CD direct to monobloks?

I have a Shnaling SCD-T200 and a couple of Rotel Rb-1091 monobloks. According to the Shanling manual it is possible to connect directly the CD to the amps without a preamplifier since the CD has the capability of a variable output via it´s remote control. Is this a good idea? Will I miss some sound quality with this setup? OTOH I have a Primare integrated amp with a variable pre out output, Can I use the variable pre out output to feed the monobloks? As for a preamplifier all I got is an old adcom GTP-350. Any comments out there? Thanks in advance for your input.
I've run both a Theta Miles and Resolution Audio 21 directly into either an Aragon 8008BB or B&K M-200's in balanced mode with good results. Every time a preamp goes in for trial, it gets sent back. Have tried variety of solid state and tube pre's, including a couple that cost more than my entire system-still no dice for my tastes.
If you already own all this, what do you think? If you haven't tried it yet because you are afraid to run the cd player directly into the amps, don't be. That's what the volume control on the cd player is for. Just remember to turn the volume all the way down at first and raise it while the music is playing.
Try the different possibilities and let your ears decide. You can't hurt anything. Do make sure the volume is turned down on the Shanling or Primare before firing everything up.

Your old Adcom was a decent preamp. Things may be better with or without it. Good luck.
It all depends on how good the variable output stage of the CDP is and how it will match with the input impedance of the power amps. This is very important and could make or break a direct-to-power-amp setup.
Going power amp direct will be the shortest path and will require less interconnects, which is worth considering both sonically and financially, but it's not all that matters.
Technically all combinations you mentioned are viable, it will be for you to try them and decide what sounds best *to your ears*.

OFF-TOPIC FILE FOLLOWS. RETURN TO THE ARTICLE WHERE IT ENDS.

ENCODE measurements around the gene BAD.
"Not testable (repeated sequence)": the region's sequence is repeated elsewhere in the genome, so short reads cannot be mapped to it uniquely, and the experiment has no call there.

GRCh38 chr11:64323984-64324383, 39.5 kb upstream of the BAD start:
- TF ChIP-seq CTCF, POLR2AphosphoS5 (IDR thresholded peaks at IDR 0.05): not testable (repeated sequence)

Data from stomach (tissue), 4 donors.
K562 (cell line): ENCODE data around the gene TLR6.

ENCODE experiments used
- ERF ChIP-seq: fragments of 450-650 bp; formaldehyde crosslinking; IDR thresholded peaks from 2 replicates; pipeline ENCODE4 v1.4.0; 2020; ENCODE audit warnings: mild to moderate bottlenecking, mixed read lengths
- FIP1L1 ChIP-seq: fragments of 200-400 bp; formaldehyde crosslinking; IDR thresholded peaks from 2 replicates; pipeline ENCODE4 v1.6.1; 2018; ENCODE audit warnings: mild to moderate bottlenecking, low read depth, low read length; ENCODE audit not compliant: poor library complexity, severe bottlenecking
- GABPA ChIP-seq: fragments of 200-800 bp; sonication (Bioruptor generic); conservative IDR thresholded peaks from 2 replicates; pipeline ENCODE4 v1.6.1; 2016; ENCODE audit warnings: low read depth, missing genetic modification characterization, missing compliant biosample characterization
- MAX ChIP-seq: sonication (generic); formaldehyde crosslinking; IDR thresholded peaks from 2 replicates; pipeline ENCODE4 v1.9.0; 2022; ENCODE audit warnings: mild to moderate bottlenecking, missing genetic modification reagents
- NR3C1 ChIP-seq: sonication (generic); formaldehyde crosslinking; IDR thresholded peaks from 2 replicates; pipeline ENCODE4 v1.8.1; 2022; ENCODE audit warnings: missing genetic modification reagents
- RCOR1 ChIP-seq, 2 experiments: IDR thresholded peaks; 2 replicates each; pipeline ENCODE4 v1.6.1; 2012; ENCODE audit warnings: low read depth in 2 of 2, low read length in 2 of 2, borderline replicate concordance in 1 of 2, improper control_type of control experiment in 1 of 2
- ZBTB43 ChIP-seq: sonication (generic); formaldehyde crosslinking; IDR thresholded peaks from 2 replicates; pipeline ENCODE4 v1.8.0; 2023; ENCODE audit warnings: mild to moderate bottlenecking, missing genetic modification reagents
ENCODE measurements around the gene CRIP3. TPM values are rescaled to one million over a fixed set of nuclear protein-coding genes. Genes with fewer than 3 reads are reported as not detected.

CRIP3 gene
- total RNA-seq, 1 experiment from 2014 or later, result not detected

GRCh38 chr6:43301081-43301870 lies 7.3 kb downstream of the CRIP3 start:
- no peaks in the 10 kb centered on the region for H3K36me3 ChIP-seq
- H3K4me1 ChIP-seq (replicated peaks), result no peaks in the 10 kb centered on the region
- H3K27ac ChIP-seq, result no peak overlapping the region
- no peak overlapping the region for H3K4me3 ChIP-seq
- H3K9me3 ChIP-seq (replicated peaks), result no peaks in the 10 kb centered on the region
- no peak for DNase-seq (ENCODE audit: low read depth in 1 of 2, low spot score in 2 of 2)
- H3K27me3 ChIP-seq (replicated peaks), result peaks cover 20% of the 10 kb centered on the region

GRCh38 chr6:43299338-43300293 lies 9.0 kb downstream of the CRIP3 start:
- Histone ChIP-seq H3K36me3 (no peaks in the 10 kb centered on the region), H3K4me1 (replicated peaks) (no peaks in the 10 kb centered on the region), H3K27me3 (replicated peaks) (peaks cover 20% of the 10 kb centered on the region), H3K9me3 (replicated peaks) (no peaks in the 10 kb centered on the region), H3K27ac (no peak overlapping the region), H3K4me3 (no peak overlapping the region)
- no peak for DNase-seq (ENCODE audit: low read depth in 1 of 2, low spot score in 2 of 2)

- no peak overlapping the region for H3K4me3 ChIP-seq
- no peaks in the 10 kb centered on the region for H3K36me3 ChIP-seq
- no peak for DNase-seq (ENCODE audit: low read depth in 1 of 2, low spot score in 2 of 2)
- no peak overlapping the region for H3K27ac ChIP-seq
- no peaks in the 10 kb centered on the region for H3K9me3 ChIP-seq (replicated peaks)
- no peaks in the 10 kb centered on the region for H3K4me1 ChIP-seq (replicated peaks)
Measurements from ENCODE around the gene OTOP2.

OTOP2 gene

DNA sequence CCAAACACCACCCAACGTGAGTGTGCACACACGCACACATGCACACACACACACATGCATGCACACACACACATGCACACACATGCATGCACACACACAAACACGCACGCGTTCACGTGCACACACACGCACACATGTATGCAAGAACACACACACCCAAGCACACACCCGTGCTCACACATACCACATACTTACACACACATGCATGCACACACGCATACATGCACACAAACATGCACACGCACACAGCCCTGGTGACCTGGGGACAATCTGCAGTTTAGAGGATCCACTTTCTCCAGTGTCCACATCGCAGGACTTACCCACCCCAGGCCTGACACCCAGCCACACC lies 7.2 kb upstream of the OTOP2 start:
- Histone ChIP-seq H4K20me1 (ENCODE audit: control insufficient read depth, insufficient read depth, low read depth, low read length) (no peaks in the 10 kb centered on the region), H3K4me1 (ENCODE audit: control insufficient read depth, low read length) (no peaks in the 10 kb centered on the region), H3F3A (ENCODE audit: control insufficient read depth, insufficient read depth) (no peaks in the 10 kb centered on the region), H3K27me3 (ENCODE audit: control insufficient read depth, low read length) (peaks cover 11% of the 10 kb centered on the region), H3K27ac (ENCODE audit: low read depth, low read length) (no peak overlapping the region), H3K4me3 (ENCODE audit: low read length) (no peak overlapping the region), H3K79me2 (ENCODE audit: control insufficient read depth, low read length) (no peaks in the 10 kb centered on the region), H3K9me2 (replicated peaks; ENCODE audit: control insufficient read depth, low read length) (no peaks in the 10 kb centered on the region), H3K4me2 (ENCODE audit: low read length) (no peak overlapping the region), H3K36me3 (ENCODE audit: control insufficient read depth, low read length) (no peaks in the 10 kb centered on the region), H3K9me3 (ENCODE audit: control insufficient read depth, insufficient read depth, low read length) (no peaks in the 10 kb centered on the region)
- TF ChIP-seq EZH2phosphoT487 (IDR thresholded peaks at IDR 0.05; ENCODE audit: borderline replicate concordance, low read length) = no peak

Hi Tiofelon, ordinarily this can be a great idea, but certain requirements must be met or else it's plainly not worth it. What you stand to gain by this method is the elimination of an entire component from the signal path (preamp), which, unless you've already spent a ton of money on a truly first-rate one, you can expect to get a good gain in overall transparency at the very least. However, if your CDP uses standard 16-bit processing, then any reduction of volume in the digital domain will reduce the volume by reducing digital audio resolution, quickly darkening the sound quality. For example: reducing the volume by 2db reduces the resolution of a 16-bit chip to that of a 14-bit chip. But, if your CDP uses, say, a 32-bit chip, then you can reduce volume as much as 16db without altering the sound quality at all (if you don't use oversampling). More viable still are the new 64-bit DAC's and players now on the horizon.
To see if you're a likely candidate for bypassing your preamp you can try an experiment: take any CD you know is comparatively quietly recorded and hook up your CD straight into the mono's, but be sure to start with your volume on the CDP all the way down. Try a track that starts off low in volume and slowly builds, if you can. Gradually increase volume until you get to either the loudest point you'd ever be willing to listen to it or as loud as your system will safely tolerate. If you can consider this volume level to be satisfactory to you in the long run as a maximum for your tastes, then you can very likely benefit from going preampless with your system the way it is. But, if that max volume level is in fact too low for you, even with normally recorded CD's, then you'd have to consider some future gear swapping to get it to come out right (either a different amp with a higher gain, or speakers that are more efficient, or even both, if you needed or wanted to).